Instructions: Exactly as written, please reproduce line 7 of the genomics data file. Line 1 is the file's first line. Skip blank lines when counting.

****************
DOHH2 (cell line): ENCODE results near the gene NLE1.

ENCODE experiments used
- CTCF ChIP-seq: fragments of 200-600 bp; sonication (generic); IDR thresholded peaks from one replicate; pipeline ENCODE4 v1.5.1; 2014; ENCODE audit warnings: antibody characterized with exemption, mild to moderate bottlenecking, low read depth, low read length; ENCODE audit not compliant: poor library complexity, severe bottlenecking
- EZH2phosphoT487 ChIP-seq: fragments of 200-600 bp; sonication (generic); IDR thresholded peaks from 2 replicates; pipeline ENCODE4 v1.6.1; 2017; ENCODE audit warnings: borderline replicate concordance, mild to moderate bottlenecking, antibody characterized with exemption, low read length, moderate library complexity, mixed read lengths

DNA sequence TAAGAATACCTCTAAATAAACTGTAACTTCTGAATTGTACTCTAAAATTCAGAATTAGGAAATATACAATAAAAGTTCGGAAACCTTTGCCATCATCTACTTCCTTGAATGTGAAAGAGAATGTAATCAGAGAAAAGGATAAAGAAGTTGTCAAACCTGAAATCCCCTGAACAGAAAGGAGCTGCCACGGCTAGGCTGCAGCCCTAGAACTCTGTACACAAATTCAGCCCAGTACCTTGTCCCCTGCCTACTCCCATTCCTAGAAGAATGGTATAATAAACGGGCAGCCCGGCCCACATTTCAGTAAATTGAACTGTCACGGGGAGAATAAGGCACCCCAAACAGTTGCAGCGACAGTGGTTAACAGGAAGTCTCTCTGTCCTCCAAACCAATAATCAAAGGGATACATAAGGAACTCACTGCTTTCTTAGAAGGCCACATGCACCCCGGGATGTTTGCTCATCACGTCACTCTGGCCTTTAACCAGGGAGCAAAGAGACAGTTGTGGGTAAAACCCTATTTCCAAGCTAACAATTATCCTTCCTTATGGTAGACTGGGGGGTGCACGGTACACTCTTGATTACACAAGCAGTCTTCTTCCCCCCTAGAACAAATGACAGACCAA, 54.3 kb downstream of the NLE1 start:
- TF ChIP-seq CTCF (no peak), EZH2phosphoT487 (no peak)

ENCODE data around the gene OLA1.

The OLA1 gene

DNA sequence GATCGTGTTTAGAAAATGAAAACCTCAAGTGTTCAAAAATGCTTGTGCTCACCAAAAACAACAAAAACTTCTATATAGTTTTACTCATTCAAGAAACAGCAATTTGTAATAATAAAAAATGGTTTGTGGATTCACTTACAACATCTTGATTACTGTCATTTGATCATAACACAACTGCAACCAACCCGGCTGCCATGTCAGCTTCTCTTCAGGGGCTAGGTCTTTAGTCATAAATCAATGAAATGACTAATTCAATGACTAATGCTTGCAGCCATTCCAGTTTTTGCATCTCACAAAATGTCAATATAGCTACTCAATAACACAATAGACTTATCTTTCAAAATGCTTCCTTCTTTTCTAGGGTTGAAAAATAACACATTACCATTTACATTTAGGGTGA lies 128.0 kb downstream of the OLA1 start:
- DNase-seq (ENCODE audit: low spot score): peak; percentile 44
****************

ENCODE data around the gene OLA1.